The poems of “Some Permanent Things” by James Matthew Wilson speak to the transient and the permanent in our history, our lives, and our future.
Come learn the secrets of being a wild reader. Or just share your January pages. Megan Willome leads the way, with her January good reads.
British poet Simon Armitage has translated the late Middle English poem “Pearl,” a beautiful poem about a father’s grief and how he resolves it.
Shamseddin Hafez, a contemporary of Chaucer, is still considered the greatest poet of Iran, and even taxi drivers sing his ghazals.
Part 2 of Tweetspeak’s recent poetry party on Twitter was guided by prompts from “The Odyssey” by Homer, and 10 would-be Homers produced some epic poems.
“The Canterbury Tales” by Geoffrey Chaucer wasn’t the first poem in English, but it was the one to mark English becoming the official language of Britain.
“Spoon River Anthology” is one of the great works of American literature, and reading it a third time yields new insights.
“She may be the most famous person I never heard of.” Karen Swallow Prior’s biography of Hannah More, “Fierce Convictions, ” brings a life back into the knowledge it deserves.
What better place to read Kubla Khan than in a dream-like woodland? What better place to discuss mischief and controlled chaos.
What can reading Ulysses in the woods teach us about changing education and throwing out the idea of homework? A whole lot.
A new short biography of Edgar Allan Poe serves as an excellent introduction to an American literary icon.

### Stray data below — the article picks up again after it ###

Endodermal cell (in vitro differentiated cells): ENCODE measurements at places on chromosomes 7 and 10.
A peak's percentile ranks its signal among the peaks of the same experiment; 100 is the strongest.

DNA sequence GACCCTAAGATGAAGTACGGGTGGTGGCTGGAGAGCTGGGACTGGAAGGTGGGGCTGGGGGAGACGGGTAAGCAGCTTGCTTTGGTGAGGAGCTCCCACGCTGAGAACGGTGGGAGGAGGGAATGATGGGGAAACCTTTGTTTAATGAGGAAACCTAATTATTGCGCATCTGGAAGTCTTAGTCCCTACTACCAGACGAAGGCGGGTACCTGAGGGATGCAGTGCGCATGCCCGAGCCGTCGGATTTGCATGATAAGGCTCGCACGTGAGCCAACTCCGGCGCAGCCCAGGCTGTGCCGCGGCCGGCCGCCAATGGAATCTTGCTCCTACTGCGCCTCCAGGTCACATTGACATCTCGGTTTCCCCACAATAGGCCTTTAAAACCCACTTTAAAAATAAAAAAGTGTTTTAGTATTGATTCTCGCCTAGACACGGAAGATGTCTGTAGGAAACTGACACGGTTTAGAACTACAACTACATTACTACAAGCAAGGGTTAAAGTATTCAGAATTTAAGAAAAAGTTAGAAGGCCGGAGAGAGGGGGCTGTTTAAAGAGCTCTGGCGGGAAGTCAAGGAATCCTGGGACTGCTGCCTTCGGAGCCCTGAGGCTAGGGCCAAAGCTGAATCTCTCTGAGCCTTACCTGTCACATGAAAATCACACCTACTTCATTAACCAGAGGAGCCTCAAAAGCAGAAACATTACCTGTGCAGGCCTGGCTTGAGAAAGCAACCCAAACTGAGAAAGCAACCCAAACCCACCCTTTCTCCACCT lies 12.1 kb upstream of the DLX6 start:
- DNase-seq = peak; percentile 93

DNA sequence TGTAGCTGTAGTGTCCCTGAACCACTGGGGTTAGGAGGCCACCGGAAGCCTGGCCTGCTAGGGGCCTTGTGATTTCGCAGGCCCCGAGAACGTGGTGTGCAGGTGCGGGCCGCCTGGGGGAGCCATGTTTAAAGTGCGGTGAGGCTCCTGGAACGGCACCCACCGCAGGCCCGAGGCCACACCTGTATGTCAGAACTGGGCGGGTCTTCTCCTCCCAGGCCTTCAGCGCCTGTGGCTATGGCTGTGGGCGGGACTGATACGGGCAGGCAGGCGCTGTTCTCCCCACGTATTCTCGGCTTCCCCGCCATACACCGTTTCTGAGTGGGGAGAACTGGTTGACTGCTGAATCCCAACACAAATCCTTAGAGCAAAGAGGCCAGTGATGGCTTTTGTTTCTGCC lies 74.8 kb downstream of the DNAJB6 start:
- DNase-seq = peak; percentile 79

In his lifetime, Alexander Blok was considered one of the finest of all Russian poets. He still carries that accolade today.
“The Poetic World of Emily Brontë” by Laura Inman is a wonderful way to be introduced to her poetry, seen through the lens of her novel “Wuthering Heights”
“February: Poems” by Boris Pasternak reflect the poet (and novelist’s) experience of living in a Russia marked by war, revolution, civil war, and oppressive communism.
The newly published translation of “Beowulf” by J.R.R. Tolkien is both poetic prose and a reminder of the epic’s influence on “The Lord of the Rings.”
Russian poet Anna Akhmatova experienced personal tragedy, war, revolution, civil war, and Stalinist repression, and still wrote haunting poetry.
An evocative poem analysis focusing on the imagery in Dover Beach. Insightful and intriguing, from student writer Sara Barkat.
Guest contributor Nicole Gulotta writes about Chilean poet Pablo Neruda’s purpose behind his odes to the mundane, looking specifically at the unexpected beauty of the onion. She pairs this poem with a classic French Onion soup recipe: the perfect blend of cozy and satisfying.
Not exactly what one expects in classical love poetry, to be sure. But hold your horses for this one, because I think this is the greatest love poem ever written.